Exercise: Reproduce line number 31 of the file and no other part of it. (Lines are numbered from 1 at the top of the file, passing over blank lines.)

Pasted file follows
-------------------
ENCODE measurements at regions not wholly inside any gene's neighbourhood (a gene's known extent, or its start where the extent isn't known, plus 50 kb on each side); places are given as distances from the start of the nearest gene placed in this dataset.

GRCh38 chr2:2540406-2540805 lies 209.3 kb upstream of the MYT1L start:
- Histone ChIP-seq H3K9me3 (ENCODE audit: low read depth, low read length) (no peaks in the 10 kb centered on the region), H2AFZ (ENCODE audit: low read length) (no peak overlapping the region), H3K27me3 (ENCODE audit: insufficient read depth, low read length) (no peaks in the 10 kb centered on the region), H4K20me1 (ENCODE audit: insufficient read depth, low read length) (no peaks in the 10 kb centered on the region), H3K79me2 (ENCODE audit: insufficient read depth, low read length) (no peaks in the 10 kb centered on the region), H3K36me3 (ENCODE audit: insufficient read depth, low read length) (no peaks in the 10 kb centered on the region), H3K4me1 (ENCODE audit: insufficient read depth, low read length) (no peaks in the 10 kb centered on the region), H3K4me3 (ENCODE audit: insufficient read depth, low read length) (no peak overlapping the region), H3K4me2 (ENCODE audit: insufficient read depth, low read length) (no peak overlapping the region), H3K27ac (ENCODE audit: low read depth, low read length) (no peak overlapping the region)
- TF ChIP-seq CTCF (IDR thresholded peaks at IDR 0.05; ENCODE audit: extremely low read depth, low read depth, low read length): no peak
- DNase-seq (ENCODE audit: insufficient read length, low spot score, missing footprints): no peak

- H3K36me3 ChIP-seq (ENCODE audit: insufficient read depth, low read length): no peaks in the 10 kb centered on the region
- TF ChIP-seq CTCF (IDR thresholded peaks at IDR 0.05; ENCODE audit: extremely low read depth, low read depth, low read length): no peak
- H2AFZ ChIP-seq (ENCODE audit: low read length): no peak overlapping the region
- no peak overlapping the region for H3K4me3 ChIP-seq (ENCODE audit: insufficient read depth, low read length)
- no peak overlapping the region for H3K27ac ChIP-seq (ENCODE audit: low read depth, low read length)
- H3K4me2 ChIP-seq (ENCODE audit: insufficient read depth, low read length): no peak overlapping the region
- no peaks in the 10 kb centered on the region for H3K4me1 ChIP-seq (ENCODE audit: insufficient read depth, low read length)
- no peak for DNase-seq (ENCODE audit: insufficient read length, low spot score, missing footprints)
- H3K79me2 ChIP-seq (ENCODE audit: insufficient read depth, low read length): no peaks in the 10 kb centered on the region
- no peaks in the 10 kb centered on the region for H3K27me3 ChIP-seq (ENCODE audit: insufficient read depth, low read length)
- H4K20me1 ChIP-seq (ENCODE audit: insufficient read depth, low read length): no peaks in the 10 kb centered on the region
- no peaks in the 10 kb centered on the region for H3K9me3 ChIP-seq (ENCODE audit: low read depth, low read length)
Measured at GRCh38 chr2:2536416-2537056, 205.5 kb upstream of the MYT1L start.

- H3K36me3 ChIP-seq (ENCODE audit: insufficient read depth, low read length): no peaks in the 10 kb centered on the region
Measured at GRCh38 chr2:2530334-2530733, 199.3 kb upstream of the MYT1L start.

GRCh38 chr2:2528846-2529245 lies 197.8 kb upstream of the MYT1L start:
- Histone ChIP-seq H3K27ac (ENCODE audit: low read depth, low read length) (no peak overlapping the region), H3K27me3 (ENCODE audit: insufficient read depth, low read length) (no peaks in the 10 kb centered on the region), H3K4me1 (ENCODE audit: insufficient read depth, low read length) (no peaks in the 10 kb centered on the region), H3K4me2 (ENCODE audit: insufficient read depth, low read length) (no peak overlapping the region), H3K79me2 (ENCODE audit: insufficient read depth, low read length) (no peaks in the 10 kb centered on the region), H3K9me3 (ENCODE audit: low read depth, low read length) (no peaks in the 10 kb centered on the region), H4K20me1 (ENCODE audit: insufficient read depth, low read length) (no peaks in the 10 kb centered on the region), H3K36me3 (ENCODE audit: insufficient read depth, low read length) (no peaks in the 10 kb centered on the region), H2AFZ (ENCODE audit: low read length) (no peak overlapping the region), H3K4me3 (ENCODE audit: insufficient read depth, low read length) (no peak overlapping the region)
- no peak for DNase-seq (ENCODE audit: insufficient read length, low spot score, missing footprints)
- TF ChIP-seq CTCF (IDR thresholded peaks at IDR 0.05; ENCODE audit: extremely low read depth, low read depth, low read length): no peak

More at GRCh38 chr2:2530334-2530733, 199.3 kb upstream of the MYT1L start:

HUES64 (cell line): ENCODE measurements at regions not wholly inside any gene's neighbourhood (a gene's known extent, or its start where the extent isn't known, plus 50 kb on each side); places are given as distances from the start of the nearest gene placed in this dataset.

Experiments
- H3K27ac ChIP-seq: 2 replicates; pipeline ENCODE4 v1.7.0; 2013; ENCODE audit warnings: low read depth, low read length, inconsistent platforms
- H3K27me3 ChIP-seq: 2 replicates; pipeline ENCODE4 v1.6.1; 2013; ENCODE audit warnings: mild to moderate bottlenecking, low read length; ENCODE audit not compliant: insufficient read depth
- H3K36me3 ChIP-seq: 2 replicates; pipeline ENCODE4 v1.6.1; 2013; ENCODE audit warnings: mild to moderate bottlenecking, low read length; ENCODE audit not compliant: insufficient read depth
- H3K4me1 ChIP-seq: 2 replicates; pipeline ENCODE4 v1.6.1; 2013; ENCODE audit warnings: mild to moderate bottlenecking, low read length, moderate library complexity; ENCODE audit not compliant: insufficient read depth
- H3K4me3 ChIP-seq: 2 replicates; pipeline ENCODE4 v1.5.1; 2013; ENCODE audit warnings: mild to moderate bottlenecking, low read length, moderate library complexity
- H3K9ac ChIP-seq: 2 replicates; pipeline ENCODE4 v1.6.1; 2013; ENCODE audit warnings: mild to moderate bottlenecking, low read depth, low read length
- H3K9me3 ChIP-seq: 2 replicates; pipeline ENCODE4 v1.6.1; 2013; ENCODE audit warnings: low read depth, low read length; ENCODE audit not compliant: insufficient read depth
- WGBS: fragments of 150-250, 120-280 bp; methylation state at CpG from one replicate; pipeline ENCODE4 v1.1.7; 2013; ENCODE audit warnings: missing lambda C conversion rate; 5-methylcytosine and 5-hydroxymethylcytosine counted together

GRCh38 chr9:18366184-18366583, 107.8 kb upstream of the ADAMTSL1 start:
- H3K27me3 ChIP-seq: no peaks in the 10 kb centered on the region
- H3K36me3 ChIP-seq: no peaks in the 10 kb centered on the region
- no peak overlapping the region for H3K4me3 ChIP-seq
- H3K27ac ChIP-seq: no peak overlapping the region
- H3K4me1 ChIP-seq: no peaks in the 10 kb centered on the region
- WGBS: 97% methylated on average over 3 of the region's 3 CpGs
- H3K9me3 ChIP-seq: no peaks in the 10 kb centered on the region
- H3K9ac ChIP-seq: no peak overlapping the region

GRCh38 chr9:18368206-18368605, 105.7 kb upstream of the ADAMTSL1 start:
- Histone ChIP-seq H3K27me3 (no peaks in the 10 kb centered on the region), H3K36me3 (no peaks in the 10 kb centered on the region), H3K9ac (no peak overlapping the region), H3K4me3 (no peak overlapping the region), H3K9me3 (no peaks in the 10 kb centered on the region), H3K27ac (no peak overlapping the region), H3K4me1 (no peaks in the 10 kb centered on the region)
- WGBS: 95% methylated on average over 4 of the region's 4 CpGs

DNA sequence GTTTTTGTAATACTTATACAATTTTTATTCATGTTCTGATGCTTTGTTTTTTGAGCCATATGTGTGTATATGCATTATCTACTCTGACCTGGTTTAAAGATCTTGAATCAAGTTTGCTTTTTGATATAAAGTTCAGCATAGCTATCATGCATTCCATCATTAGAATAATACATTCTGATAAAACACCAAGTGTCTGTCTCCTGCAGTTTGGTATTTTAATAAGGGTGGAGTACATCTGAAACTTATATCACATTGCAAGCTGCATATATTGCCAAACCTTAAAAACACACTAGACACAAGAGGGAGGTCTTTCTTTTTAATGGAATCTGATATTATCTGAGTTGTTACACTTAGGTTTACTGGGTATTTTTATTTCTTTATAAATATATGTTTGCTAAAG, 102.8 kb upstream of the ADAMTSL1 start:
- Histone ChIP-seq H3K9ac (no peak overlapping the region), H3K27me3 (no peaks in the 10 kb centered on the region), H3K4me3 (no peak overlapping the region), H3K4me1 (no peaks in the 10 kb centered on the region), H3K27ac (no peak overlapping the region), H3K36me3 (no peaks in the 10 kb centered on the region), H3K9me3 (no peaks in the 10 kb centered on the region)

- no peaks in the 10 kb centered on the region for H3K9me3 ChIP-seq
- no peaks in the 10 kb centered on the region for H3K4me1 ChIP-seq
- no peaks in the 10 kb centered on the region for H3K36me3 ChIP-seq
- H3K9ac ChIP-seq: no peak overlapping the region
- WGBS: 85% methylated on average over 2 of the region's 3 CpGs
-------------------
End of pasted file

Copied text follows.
- H3K4me1 ChIP-seq: 2 replicates; pipeline ENCODE4 v1.6.1; 2013; ENCODE audit warnings: mild to moderate bottlenecking, low read length, moderate library complexity; ENCODE audit not compliant: insufficient read depth